The Education watchdog Ofsted will today release reports into 21 schools, which allegedly were at the centre of a takeover plot by hard-line Muslims, along with a statement from the chief inspector of schools Sir Michael Wilshaw.
The Education Funding Agency (EFA), which carried out parallel investigations to Ofsted in Birmingham, found evidence of efforts to persuade inspectors that a wider range of religious teaching was on offer in at least one school.
Education Secretary Michael Gove has asked Sir Michael to now look into the practicalities of making all schools subject to the possibility of no-notice Ofsted inspections.
Five of the 'Trojan Horse' schools were rated as either good or outstanding by Ofsted in 2012 and 2013 after the education watchdog gave the institutions one or two days notice.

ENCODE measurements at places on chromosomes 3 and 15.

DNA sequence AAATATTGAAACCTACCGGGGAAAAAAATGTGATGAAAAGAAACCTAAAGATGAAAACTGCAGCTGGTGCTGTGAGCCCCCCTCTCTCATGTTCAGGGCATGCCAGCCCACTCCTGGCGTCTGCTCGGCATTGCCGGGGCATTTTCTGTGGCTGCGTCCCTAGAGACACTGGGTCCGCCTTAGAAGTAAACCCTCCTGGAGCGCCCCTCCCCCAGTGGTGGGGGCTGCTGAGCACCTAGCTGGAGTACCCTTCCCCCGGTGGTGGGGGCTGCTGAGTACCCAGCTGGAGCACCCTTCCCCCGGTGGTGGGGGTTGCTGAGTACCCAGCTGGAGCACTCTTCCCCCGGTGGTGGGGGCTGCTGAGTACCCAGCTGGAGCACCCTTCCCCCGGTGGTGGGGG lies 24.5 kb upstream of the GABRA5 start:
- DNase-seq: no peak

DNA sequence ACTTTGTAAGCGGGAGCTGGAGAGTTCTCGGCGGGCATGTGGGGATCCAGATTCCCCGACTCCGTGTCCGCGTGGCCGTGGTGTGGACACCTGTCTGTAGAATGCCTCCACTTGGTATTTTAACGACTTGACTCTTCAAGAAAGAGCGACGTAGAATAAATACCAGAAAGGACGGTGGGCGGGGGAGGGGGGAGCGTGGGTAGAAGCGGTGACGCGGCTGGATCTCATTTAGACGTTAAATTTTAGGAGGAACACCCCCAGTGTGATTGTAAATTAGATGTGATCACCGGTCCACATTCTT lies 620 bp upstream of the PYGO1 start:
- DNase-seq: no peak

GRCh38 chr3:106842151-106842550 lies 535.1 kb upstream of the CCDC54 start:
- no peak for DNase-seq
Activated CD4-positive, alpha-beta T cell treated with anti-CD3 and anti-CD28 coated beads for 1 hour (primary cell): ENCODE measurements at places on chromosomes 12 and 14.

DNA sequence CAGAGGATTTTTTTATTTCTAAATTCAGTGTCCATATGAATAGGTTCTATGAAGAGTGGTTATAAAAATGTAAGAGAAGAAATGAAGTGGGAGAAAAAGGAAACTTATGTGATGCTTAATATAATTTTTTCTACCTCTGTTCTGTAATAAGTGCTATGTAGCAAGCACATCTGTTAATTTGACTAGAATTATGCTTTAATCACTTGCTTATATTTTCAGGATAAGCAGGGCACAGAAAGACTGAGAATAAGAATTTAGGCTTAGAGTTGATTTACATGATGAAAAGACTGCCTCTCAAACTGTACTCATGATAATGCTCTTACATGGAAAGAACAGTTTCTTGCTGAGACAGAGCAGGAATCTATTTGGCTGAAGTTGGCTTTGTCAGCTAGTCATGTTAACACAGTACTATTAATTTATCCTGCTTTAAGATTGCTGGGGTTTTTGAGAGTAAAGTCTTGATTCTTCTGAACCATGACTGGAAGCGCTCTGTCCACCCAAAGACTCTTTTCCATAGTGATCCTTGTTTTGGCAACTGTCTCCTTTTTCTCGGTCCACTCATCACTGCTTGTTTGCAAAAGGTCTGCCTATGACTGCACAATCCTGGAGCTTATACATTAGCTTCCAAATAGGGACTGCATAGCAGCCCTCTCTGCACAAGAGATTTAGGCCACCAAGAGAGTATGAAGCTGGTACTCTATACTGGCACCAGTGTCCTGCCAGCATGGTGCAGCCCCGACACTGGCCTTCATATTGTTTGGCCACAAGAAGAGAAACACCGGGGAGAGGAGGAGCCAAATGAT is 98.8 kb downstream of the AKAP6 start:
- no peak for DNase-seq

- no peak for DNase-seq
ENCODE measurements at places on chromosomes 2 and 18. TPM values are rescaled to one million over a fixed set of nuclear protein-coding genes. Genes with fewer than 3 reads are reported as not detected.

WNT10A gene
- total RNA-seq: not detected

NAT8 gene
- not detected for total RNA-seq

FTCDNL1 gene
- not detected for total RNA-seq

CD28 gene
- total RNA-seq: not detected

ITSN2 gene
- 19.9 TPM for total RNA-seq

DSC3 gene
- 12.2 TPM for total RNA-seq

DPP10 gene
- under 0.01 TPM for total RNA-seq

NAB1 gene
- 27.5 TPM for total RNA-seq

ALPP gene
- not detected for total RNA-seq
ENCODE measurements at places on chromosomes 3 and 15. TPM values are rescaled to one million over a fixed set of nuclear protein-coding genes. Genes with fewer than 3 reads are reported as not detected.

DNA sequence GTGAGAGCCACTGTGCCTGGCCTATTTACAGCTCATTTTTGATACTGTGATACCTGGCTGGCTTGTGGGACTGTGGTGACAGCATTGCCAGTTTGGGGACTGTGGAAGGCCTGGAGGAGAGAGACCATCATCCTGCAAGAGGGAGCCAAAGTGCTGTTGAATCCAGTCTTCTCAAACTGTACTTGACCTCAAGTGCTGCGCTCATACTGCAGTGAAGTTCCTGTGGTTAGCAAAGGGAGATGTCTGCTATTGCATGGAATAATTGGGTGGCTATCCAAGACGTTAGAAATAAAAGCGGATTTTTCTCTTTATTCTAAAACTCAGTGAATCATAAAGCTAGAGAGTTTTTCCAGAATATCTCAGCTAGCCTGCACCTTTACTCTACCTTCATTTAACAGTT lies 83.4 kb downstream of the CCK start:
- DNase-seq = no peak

However, when snap inspections were carried out with less than 30 minutes' notice, they were found to be inadequate.
Michael Gove's assertion that new rules could force schools to actively promote "British values" has sent the Twittersphere into a frenzy.
Five schools investigated in the wake of "Trojan Horse" claims will be put in special measures, while a sixth with remain under sanctions.